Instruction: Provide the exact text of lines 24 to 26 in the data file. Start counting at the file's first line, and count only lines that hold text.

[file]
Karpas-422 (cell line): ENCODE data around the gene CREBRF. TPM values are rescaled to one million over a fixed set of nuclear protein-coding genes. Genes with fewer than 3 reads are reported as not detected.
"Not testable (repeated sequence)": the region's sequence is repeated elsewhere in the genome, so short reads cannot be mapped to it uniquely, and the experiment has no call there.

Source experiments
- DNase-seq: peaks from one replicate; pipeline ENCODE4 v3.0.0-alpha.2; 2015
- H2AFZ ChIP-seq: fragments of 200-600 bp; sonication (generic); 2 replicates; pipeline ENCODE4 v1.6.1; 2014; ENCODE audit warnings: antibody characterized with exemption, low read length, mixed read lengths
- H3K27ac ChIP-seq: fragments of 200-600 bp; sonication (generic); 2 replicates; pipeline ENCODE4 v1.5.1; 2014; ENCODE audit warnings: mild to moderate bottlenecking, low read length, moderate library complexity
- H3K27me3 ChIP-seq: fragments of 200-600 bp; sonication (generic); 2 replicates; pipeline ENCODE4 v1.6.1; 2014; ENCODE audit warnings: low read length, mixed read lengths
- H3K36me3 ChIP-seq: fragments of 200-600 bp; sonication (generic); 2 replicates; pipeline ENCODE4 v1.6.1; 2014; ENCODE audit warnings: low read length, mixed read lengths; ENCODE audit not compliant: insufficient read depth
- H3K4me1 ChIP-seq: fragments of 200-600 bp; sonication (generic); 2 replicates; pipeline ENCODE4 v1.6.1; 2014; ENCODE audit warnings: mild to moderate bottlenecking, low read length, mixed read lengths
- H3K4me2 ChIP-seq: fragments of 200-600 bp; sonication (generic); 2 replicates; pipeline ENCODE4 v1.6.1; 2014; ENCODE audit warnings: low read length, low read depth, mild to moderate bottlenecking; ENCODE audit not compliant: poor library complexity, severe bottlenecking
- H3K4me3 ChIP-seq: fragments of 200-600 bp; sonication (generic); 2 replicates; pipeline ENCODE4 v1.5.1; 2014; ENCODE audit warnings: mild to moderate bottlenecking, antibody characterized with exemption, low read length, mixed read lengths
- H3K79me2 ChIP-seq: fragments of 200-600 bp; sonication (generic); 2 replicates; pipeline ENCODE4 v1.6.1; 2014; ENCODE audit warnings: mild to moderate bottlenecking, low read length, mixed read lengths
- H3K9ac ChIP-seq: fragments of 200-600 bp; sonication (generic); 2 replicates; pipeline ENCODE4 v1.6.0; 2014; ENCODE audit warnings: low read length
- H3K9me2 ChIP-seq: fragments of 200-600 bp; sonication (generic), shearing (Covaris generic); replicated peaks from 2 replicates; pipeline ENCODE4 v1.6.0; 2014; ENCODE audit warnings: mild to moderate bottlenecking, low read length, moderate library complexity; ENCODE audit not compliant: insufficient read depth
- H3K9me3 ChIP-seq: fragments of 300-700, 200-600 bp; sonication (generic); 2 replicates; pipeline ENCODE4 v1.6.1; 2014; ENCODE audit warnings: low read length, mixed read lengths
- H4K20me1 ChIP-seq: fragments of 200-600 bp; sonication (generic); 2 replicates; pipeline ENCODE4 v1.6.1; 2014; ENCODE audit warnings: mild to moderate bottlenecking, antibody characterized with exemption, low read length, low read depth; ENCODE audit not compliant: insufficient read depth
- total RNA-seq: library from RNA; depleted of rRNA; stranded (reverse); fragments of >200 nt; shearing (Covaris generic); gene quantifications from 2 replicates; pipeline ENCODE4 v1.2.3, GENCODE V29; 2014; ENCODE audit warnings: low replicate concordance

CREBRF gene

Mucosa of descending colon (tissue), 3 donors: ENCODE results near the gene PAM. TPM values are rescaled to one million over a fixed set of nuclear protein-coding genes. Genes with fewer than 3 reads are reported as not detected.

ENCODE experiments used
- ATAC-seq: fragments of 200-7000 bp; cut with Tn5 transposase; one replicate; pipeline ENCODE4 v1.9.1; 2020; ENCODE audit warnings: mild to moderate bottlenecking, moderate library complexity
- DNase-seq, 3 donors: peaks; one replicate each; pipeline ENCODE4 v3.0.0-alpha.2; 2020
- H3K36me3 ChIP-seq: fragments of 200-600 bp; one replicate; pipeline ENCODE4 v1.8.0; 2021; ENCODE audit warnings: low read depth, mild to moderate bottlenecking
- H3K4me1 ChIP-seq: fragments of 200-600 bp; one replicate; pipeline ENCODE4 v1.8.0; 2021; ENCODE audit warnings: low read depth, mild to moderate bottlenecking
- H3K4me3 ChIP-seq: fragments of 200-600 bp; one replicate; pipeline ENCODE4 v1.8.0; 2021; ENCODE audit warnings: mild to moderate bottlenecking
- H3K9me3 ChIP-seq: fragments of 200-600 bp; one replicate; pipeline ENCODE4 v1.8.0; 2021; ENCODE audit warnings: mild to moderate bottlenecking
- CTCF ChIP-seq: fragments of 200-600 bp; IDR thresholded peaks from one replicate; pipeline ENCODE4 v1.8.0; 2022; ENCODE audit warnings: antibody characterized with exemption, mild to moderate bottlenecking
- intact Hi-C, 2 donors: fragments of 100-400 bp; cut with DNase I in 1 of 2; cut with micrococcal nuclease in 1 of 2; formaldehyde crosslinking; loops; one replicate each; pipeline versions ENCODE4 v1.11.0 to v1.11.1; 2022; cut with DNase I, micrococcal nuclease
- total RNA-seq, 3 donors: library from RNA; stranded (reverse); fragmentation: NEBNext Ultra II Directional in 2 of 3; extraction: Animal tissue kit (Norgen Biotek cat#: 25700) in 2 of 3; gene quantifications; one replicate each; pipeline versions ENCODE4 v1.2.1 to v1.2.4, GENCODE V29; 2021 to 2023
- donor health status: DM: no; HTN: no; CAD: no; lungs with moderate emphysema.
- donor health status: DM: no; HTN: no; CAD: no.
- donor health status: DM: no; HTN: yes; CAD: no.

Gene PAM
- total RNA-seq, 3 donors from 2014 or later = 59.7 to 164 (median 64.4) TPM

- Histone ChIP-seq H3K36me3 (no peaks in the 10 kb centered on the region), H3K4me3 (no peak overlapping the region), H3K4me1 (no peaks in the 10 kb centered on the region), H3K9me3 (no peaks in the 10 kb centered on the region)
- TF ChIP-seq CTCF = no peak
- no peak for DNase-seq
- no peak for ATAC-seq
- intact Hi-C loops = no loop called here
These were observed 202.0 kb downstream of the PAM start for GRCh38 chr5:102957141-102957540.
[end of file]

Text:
- H3K4me1 ChIP-seq: fragments of 200-600 bp; one replicate; pipeline ENCODE4 v1.8.0; 2021; ENCODE audit warnings: low read depth, mild to moderate bottlenecking
- H3K4me3 ChIP-seq: fragments of 200-600 bp; one replicate; pipeline ENCODE4 v1.8.0; 2021; ENCODE audit warnings: mild to moderate bottlenecking
- H3K9me3 ChIP-seq: fragments of 200-600 bp; one replicate; pipeline ENCODE4 v1.8.0; 2021; ENCODE audit warnings: mild to moderate bottlenecking